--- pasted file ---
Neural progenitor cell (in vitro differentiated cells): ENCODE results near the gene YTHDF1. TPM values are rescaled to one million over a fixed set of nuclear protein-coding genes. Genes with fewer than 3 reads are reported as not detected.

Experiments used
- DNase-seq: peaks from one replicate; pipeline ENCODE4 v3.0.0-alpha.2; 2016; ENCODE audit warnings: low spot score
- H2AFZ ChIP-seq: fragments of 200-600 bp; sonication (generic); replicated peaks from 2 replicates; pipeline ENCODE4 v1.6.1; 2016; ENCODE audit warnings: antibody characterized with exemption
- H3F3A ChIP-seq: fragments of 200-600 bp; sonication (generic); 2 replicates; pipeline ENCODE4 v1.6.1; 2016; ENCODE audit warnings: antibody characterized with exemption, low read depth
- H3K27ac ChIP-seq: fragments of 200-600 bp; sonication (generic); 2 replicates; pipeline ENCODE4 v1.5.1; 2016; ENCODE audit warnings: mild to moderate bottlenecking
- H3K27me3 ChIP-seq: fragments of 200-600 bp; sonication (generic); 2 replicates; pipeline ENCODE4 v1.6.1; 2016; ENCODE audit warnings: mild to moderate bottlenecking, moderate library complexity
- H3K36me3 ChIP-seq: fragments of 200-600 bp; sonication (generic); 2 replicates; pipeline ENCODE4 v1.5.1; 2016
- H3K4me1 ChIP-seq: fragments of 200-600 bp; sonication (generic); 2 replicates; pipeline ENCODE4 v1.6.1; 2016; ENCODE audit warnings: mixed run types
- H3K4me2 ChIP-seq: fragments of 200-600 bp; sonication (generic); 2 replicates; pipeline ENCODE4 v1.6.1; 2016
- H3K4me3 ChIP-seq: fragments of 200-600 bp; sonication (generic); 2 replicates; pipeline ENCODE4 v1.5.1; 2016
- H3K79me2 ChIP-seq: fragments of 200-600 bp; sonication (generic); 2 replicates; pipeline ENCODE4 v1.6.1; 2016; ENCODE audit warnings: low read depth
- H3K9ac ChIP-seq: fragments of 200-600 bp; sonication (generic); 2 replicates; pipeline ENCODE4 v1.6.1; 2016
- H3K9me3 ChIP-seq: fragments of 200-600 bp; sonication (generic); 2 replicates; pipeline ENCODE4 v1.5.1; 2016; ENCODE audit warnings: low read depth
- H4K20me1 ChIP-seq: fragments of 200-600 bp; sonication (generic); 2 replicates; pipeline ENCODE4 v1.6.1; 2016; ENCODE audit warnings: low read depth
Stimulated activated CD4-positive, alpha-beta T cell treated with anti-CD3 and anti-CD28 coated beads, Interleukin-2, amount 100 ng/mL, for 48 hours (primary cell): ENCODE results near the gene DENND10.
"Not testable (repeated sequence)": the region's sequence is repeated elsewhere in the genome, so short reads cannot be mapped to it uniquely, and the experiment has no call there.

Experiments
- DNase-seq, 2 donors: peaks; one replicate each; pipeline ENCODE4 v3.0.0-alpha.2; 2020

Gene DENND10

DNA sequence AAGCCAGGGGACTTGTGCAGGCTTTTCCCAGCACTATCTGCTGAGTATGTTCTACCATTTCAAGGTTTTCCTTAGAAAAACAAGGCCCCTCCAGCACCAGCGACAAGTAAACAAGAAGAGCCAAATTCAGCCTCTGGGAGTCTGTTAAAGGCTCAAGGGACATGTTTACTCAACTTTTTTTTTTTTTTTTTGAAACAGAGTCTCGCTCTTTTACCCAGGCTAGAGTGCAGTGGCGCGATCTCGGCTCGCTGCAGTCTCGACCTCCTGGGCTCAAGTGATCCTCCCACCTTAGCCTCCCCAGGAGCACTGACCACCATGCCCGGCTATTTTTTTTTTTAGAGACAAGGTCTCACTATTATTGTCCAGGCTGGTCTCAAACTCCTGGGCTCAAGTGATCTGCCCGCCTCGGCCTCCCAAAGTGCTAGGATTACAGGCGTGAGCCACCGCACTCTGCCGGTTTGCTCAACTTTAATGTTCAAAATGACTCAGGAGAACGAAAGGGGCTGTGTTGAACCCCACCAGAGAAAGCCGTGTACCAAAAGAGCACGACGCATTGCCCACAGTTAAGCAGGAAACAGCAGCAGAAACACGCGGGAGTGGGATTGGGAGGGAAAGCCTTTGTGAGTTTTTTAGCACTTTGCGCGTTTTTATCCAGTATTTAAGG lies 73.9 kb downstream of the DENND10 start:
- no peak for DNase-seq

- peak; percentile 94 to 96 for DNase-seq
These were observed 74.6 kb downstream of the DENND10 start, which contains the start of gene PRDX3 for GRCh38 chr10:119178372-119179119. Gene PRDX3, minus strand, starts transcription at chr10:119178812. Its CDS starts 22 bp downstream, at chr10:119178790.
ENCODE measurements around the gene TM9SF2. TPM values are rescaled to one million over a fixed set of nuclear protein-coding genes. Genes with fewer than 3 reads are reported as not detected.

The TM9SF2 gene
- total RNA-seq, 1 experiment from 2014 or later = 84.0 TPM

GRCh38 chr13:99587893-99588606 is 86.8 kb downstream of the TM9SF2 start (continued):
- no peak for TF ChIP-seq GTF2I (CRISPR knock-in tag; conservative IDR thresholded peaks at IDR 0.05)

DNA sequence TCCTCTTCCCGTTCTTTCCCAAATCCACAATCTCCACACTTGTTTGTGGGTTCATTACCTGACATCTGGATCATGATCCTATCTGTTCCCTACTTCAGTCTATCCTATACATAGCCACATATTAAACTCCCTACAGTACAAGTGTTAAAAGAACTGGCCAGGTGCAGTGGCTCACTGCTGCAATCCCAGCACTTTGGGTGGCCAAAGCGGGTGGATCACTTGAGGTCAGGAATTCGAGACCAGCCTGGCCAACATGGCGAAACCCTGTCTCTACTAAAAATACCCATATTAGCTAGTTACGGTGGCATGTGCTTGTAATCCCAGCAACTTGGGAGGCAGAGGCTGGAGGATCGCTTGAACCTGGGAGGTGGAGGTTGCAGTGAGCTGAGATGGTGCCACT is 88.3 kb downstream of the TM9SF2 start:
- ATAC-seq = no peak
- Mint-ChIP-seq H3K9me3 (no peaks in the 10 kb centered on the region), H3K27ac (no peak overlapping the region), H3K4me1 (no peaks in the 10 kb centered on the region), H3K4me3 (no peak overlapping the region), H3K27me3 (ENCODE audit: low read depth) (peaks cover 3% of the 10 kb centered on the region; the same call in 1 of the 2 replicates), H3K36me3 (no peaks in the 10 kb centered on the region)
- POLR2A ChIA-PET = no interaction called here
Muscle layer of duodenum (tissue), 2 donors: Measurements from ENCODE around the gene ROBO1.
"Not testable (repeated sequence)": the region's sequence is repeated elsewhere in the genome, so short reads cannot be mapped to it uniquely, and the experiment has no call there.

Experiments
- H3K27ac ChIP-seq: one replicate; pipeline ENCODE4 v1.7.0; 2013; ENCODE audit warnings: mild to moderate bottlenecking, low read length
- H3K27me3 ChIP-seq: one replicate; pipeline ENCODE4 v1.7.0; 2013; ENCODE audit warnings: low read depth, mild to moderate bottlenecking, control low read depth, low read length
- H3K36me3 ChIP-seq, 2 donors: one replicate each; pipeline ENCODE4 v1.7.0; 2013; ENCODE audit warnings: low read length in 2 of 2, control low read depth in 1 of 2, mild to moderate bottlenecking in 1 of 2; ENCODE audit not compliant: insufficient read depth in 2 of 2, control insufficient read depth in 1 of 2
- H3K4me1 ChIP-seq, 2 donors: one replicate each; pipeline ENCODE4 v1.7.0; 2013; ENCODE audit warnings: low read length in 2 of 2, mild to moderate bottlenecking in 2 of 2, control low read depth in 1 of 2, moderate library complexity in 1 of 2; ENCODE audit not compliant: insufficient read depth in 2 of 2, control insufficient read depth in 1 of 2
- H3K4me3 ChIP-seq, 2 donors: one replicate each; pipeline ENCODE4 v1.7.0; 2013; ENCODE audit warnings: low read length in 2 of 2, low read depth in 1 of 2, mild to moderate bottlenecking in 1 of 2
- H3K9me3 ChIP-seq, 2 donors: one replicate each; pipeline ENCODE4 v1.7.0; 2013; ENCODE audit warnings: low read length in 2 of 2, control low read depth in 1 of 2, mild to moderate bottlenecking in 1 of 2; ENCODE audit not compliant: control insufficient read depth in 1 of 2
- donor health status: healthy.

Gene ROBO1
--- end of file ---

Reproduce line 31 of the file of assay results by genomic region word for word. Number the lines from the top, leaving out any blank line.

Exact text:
- ATAC-seq = no peak